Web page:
Suggested Topics
Start your day with The Independent, sign up for daily news emails
Have you tried new the Independent Digital Edition apps?
ebooksA year of political gossip, levity and intrigue from the sharpest pen in Westminster
Lena Dunham posing for an official portrait at Sundance 2015
Arts and Entertainment
Under the skin: Sarah Kane in May 1998
theatreThe story behind a new season of Sarah Kane plays
Arts and Entertainment
Preening: Johnny Depp in 'Mortdecai'
filmMortdecai becomes actor's fifth consecutive box office bomb
Bradford City's reward for their memorable win over Chelsea is a trip to face either Sunderland or Fulham (Getty)
Lars Andersen took up archery in his mid thirties
Latest stories from i100
Have you tried new the Independent Digital Edition apps?
Independent Dating

By clicking 'Search' you
are agreeing to our
Terms of Use.

iJobs Job Widget
iJobs General

Recruitment Genius: Warehouse Operations & Logistics Manager

£38000 - £42000 per annum: Recruitment Genius: One of the UK's best performing...

Recruitment Genius: GeoDatabase Specialist - Hazard Modelling

£35000 - £43000 per annum: Recruitment Genius: Our award-winning client is one...

Recruitment Genius: Compressed Air Pipework Installation Engineer

£15000 - £21000 per annum: Recruitment Genius: This leading provider of Atlas ...

Recruitment Genius: Operations Coordinator - Pallet Network

£18000 - £20000 per annum: Recruitment Genius: Opportunity to join established...

Day In a Page

Woman who was sent to three Nazi death camps describes how she escaped the gas chamber

Auschwitz liberation 70th anniversary

Woman sent to three Nazi death camps describes surviving gas chamber
DSK, Dodo the Pimp, and the Carlton Hotel

The inside track on France's trial of the year

Dominique Strauss-Kahn, Dodo the Pimp, and the Carlton Hotel:
As provocative now as they ever were

Sarah Kane season

Why her plays are as provocative now as when they were written
Murder of Japanese hostage has grim echoes of a killing in Iraq 11 years ago

Murder of Japanese hostage has grim echoes of another killing

Japanese mood was against what was seen as irresponsible trips to a vicious war zone
Syria crisis: Celebrities call on David Cameron to take more refugees as one young mother tells of torture by Assad regime

Celebrities call on David Cameron to take more Syrian refugees

One young mother tells of torture by Assad regime
The enemy within: People who hear voices in their heads are being encouraged to talk back – with promising results

The enemy within

People who hear voices in their heads are being encouraged to talk back
'In Auschwitz you got used to anything'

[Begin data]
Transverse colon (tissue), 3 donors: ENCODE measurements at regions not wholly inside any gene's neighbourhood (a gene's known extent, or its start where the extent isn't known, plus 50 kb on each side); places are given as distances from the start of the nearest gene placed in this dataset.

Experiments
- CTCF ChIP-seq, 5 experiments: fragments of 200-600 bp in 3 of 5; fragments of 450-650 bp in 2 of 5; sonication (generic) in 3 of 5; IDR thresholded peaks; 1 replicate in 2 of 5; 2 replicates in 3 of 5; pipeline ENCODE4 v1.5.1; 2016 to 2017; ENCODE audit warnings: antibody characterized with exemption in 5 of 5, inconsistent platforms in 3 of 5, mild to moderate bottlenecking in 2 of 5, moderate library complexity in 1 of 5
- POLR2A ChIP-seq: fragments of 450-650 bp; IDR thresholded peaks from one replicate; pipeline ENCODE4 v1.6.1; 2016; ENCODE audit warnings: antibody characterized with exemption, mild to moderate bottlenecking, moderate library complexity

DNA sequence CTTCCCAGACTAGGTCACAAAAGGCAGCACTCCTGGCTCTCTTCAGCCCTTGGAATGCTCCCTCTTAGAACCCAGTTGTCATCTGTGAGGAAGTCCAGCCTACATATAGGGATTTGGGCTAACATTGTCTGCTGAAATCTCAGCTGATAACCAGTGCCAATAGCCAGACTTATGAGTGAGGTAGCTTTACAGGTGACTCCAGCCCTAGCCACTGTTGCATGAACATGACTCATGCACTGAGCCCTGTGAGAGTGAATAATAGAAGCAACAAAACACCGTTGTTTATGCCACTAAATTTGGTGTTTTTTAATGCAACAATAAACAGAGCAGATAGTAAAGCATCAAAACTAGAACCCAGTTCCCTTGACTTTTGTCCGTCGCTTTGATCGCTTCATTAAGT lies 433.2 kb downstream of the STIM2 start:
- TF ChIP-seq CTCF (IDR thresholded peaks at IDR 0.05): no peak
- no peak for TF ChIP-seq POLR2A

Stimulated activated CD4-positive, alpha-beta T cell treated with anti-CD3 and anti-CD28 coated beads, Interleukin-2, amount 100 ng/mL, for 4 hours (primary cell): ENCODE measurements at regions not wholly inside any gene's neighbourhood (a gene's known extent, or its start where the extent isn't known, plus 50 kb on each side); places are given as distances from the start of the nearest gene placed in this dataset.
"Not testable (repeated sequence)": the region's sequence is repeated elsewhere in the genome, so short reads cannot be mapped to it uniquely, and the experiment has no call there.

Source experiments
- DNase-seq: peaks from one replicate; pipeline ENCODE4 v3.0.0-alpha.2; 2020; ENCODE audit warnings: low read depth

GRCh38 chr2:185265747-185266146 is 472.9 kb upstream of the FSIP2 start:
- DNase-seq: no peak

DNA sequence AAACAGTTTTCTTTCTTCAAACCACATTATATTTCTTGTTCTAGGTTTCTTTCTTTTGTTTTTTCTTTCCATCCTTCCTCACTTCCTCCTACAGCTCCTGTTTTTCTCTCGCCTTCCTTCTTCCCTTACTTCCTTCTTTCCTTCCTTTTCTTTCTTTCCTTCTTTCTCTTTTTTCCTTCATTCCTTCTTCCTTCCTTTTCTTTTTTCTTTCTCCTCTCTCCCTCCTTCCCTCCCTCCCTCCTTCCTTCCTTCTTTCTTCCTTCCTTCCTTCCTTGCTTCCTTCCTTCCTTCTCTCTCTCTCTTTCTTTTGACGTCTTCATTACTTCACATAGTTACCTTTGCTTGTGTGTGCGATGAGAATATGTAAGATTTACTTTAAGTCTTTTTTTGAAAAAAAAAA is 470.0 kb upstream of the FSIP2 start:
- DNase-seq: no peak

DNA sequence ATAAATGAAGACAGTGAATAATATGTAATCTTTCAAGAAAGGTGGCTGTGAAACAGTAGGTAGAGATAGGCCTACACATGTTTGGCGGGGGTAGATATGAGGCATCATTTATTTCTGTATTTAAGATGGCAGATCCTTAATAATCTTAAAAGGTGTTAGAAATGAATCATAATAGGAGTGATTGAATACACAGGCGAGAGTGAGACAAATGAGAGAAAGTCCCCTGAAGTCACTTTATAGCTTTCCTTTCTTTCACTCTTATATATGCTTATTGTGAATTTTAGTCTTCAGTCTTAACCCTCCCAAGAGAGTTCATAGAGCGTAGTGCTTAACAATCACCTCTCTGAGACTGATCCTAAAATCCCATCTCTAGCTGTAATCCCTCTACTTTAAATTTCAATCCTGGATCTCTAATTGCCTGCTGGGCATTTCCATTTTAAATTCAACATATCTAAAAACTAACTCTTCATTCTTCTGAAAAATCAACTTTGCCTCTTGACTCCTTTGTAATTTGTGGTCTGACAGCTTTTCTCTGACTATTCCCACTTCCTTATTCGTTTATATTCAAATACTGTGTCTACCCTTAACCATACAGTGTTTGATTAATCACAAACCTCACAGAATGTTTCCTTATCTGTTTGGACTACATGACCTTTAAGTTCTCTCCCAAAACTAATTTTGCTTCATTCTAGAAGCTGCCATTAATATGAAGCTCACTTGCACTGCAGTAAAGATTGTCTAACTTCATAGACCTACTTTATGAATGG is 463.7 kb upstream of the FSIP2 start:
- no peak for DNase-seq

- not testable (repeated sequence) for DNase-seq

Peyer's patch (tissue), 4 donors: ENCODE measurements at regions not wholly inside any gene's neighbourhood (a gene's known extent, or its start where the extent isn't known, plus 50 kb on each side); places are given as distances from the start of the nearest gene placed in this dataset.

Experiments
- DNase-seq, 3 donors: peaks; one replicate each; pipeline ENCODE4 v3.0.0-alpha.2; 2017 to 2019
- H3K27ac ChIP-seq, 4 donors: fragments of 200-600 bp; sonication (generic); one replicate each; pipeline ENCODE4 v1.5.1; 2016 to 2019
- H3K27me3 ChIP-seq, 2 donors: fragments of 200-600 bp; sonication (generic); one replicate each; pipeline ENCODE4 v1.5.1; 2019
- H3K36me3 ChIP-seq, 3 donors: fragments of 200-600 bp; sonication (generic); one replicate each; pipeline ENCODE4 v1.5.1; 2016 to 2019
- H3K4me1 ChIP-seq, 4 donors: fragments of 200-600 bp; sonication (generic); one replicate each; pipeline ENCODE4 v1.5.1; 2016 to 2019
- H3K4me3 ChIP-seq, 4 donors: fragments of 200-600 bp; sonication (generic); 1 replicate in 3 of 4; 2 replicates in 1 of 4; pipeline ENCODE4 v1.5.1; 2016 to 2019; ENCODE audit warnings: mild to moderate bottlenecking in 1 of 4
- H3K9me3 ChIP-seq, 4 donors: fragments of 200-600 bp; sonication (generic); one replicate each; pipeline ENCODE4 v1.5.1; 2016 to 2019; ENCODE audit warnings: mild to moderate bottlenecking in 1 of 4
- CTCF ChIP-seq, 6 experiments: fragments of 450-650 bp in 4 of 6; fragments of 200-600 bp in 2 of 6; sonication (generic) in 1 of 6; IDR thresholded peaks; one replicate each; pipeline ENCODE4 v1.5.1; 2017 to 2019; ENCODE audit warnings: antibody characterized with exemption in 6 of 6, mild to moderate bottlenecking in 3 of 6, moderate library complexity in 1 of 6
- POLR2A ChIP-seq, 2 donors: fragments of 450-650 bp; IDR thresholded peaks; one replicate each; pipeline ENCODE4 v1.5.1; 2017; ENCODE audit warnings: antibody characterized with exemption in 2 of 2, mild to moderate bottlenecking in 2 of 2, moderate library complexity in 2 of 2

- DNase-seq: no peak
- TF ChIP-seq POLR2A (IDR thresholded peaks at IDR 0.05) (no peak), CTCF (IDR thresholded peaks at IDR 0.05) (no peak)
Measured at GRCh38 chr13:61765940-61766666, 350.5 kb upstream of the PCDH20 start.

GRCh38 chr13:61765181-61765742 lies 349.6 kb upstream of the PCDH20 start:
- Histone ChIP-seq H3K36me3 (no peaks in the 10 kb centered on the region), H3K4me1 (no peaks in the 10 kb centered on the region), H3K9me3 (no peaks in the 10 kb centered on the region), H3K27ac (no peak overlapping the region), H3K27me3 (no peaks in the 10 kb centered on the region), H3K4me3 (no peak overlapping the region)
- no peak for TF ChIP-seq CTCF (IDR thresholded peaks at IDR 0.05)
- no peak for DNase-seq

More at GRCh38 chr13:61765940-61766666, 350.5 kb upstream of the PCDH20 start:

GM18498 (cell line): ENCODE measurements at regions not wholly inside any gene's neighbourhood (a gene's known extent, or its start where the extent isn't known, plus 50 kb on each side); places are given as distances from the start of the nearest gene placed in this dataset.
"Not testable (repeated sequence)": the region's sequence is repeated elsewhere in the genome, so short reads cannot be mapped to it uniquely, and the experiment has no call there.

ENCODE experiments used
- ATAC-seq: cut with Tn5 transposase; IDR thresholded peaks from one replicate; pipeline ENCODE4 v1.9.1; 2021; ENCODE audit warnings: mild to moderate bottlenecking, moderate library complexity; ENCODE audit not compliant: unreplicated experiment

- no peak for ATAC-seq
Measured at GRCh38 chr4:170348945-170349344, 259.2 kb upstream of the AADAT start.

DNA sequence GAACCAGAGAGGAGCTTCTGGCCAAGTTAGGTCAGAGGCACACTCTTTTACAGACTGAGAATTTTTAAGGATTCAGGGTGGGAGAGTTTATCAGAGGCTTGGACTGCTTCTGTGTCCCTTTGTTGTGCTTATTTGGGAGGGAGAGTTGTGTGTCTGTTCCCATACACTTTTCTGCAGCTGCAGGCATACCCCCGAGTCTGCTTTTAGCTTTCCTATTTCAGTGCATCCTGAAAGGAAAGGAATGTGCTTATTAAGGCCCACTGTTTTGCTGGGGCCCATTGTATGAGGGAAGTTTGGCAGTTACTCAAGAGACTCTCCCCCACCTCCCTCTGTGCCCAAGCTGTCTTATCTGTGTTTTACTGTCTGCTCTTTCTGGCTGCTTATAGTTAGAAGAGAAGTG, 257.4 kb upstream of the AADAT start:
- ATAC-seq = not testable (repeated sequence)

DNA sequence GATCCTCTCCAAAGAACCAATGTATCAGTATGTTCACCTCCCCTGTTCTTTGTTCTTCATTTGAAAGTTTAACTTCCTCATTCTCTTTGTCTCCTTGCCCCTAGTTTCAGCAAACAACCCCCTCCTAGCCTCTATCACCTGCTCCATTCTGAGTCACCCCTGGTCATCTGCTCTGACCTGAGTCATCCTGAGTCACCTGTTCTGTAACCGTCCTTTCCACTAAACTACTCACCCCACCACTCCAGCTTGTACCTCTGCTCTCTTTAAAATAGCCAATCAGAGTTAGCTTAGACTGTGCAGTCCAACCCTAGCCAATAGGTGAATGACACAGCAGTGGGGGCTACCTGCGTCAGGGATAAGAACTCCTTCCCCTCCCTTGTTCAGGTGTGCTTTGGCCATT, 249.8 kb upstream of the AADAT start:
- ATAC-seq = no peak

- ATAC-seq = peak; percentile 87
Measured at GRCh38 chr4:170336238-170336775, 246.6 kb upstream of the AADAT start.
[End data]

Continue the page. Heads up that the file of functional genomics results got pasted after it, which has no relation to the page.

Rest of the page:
'In Auschwitz you got used to anything'

Survivors of the Nazi concentration camp remember its horror, 70 years on
Autumn/winter menswear 2015: The uniforms that make up modern life come to the fore

Autumn/winter menswear 2015

The uniforms that make up modern life come to the fore
'I'm gay, and plan to fight military homophobia'

'I'm gay, and plan to fight military homophobia'

Army general planning to come out
Iraq invasion 2003: The bloody warnings six wise men gave to Tony Blair as he prepared to launch poorly planned campaign

What the six wise men told Tony Blair

Months before the invasion of Iraq in 2003, experts sought to warn the PM about his plans. Here, four of them recall that day
25 years of The Independent on Sunday: The stories, the writers and the changes over the last quarter of a century

25 years of The Independent on Sunday

The stories, the writers and the changes over the last quarter of a century
Homeless Veterans appeal: 'Really caring is a dangerous emotion in this kind of work'

Homeless Veterans appeal

As head of The Soldiers' Charity, Martin Rutledge has to temper compassion with realism. He tells Chris Green how his Army career prepared him
Wu-Tang Clan and The Sexual Objects offer fans a chance to own the only copies of their latest albums

Smash hit go under the hammer

It's nice to pick up a new record once in a while, but the purchasers of two latest releases can go a step further - by buying the only copy
Geeks who rocked the world: Documentary looks back at origins of the computer-games industry

The geeks who rocked the world

A new documentary looks back at origins of the computer-games industry
Belle & Sebastian interview: Stuart Murdoch reveals how the band is taking a new direction

Belle & Sebastian is taking a new direction

Twenty years ago, Belle & Sebastian was a fey indie band from Glasgow. It still is – except today, as prime mover Stuart Murdoch admits, it has a global cult following, from Hollywood to South Korea